Boston History: What Happened to My Beer? Exploring Boston's Lost Breweries

While searching the online photo archives at the Boston Public Library, I came upon a collection called "Boston Brewery Posters." While looking at old maps of Boston, I was always struck with how many breweries there were.

So, let's connect the maps with breweries, and see what stories unfold.
Here's G.F. Burkhard's Bock Beer. But we need an address.
A few Google searches later, and I find Burkhardt was located in Roxbury. This article about 
Boston's Lost Breweries, is a treasure trove of information, and talks about Burkhardt:

Burkhardt built two large six-story Roxbury Puddingstone buildings and a large stable forming an L shaped enclosure around the adjacent Houghton and Company Vienna Brewery. Gottlieb, or George Burkhardt and his son, Gottlieb Jr., ran the brewery until Gottlieb Senior died in 1884. It continued brewing until Prohibition closed it in 1919. It stayed open, however, until 1929 producing cereal and other grain products during the dry period. Burkhardt made both beer and ale. Their labels were Tivoli Beer, Extra Lager Beer, and; starting in 1912, Red Sox Beer, to honor that year’s World Series Champions. They also made Augsburger Lager & Augsburger Dark, Salvator Lager, Brown Stock Lager and Bock style Lager. They produced over 100,000 barrels a year of beer alone, plus Golden Sheaf Ale, Cream Ale, Brown Stock Ale, Old Stock Porter, India Pale Ale and; also starting in 1912, Pennant Ale.
There's the brewery, taking a couple city blocks at Parker and Station Streets. This entire lot is now a parking lot in Roxbury. 
Here is a 1931 of the area, with the buildings that are still standing today overlaid with grey.
Here's the same map, with existing buildings overlaid in green for better contrast. Look at how much of Roxbury has been torn down and replaced since 1931!
Zooming in. Wait, there appears to be two buildings (I missed them while making the map above) still on the block that was the brewery.
How poignant that we can see the Pru and the Hancock at the same time as the remains of this block. Actually, this is another brewery, the A.J. Houghton & Co. “Vienna” Brewery. Located at Station and Halleck Streets, it was active from 1870 to 1918. Explore the area on Google Street View. From the Boston's Lost Breweries article: This is the only landmark brewery in Boston, having been protected by the Boston Landmarks Commission, despite its poor condition.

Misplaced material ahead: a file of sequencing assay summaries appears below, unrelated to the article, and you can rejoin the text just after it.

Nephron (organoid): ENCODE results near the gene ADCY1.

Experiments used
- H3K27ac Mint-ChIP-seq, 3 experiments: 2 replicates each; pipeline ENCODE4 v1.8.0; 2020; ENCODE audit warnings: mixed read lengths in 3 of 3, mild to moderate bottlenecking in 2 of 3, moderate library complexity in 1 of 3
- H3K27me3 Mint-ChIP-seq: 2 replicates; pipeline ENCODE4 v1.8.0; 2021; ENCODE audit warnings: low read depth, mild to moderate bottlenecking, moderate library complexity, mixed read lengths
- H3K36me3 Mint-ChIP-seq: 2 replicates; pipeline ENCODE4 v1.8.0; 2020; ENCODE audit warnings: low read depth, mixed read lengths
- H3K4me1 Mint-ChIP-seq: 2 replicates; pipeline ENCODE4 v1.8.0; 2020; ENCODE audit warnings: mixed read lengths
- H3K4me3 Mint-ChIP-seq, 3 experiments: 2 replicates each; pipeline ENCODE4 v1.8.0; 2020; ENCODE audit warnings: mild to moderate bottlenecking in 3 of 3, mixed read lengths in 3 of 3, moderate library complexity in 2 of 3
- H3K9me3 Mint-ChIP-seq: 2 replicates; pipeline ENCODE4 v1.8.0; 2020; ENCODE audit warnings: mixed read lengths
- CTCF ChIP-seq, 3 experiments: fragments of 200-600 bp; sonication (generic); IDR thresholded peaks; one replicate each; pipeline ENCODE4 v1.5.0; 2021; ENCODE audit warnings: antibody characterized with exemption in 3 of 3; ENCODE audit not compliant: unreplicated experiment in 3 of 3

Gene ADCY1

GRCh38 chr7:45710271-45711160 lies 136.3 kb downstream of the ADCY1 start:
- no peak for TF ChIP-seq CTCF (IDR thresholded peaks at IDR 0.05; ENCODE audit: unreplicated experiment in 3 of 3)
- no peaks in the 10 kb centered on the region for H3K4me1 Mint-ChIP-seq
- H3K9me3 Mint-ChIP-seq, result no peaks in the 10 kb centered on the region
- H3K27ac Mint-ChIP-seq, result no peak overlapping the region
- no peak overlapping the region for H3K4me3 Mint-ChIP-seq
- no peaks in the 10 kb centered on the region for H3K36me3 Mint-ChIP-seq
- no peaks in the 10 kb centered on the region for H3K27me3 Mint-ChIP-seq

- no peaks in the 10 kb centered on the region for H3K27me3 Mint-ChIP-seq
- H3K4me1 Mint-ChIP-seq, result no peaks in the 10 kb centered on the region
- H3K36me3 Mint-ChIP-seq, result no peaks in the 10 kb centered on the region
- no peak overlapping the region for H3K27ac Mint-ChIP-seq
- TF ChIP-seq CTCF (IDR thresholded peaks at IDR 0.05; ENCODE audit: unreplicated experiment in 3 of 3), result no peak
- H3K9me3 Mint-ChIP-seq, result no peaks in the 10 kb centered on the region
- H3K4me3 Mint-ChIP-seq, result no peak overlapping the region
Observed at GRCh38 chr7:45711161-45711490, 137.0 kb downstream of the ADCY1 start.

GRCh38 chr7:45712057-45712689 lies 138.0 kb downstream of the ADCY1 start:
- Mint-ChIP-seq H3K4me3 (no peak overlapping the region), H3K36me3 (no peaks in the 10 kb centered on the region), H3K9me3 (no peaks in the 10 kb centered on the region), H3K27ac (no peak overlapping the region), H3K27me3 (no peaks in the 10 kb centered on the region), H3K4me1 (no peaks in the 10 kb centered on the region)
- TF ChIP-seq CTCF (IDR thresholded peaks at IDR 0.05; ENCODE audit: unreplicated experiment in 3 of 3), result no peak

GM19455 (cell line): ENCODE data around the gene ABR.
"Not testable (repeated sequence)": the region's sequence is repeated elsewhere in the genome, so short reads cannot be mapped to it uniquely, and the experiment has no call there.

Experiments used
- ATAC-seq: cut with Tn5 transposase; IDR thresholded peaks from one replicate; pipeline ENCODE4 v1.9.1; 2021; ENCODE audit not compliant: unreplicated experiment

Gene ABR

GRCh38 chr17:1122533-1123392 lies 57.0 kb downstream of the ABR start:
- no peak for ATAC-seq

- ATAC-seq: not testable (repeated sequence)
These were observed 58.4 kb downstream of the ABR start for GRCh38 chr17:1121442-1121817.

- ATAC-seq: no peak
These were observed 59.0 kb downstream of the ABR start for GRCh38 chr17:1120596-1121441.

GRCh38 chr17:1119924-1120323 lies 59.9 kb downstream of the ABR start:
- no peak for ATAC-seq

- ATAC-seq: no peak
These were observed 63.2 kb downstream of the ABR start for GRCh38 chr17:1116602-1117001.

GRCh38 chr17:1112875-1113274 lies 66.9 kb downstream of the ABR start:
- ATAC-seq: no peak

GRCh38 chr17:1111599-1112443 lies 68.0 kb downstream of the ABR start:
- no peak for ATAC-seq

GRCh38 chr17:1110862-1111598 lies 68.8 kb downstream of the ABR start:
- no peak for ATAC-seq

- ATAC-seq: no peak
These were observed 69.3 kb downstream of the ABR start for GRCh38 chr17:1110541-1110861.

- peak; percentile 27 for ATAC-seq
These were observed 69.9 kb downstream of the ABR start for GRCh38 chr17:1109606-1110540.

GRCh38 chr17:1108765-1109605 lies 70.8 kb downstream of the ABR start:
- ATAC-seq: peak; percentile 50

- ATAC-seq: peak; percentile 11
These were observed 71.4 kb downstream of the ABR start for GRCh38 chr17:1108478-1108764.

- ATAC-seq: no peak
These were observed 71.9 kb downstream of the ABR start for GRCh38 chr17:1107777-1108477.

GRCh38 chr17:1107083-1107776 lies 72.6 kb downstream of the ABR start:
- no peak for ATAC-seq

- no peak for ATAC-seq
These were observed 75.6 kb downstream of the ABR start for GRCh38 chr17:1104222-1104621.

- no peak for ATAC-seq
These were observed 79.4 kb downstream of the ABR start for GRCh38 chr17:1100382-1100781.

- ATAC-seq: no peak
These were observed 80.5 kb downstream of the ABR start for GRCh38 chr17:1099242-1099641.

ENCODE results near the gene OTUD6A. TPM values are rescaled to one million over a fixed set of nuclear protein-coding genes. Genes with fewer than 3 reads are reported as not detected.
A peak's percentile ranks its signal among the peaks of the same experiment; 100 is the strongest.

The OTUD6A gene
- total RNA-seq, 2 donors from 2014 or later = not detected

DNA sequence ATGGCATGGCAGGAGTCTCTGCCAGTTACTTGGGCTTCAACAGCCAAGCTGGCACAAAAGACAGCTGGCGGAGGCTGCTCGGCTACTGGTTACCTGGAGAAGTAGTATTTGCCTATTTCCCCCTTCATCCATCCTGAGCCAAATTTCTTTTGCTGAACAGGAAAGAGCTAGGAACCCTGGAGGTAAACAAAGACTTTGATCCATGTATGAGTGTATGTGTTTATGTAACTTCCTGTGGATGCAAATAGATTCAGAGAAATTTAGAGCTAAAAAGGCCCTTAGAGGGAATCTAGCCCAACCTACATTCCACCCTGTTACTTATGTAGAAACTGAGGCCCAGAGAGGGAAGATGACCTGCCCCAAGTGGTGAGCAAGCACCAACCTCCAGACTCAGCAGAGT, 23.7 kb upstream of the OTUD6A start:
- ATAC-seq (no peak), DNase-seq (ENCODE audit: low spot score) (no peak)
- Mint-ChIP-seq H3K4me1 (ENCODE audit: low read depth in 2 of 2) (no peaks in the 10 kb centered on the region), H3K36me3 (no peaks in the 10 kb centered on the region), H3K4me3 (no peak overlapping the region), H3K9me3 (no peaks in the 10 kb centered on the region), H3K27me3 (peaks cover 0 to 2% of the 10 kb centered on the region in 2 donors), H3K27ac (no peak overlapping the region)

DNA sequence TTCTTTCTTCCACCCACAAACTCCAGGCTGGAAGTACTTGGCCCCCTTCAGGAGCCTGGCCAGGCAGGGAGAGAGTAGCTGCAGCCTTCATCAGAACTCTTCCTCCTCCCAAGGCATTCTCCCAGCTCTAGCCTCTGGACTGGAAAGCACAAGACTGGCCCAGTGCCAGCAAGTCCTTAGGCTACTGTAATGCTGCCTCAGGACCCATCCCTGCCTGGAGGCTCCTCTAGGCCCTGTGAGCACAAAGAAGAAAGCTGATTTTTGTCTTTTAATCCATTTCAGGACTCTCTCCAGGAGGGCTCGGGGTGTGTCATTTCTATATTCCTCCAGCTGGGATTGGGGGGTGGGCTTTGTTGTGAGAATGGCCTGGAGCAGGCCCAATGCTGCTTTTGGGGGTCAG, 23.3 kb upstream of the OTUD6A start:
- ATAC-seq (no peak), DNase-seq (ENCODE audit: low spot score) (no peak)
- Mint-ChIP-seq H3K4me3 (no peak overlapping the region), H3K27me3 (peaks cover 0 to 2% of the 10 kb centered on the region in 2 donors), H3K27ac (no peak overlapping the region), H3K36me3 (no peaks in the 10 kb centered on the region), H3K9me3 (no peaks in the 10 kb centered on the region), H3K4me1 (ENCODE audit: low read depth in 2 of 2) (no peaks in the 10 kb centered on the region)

A.J.Houghton & Co Brewery still stands in Roxbury.
While this poster says the office was at 16 Arch Street near Milk Street in Boston, the brewery itself was at 1276 Columbus Avenue, the present site of Roxbury Community College.
The Pfaff Brewery and the Norfolk Brewery were next to each other on the site that is now Roxbury Community College.  From the article:
A third brewery, Habich “Norfolk” Brewery, active from 1874 to 1902, was located at 171 Cedar Street and occupied the same College site. Habich was the first Boston Brewery to make Lager beer in the 1850’s.

Jacob Wirth is Boston's oldest remaining microbrewer. This poster is from 1875.

How cool is that: Jacob Wirth is still there, amazingly unchanged from 1868! Explore in Google Street View. So, what happened to my beer? It's all gone, except for Jacob Wirth's. In Boston.

The Jamaica Plain Historical Society's excellent article tells the full story of 24 breweries that once dotted Roxbury and Jamaica Plain:

Beer making in Boston was in its heyday in the early 1900’s. Try to imagine the clatter of horse-drawn, iron-wheeled, wagons bringing raw materials in and finished product out of the 24 breweries in Roxbury and Jamaica Plain which were located on or near Columbus Avenue, Heath Street and Amory Street. Add the pungent odors of hops, yeast, slowly cooking grains and the coal and wood smoke billowing from each of the 24 smokestacks and you begin to sense the impact these breweries had on their neighborhoods.

And why were they located here? There are two simple reasons: abundant and crystal clear water from the aquifer along the Stony Brook along with artesian wells bubbling to the surface around Mission Hill; and the relatively cheap land after the City of Roxbury merged with Boston in 1868. These conditions, combined with the demand for the new German type Lager beers, drove the expansion of the industry locally.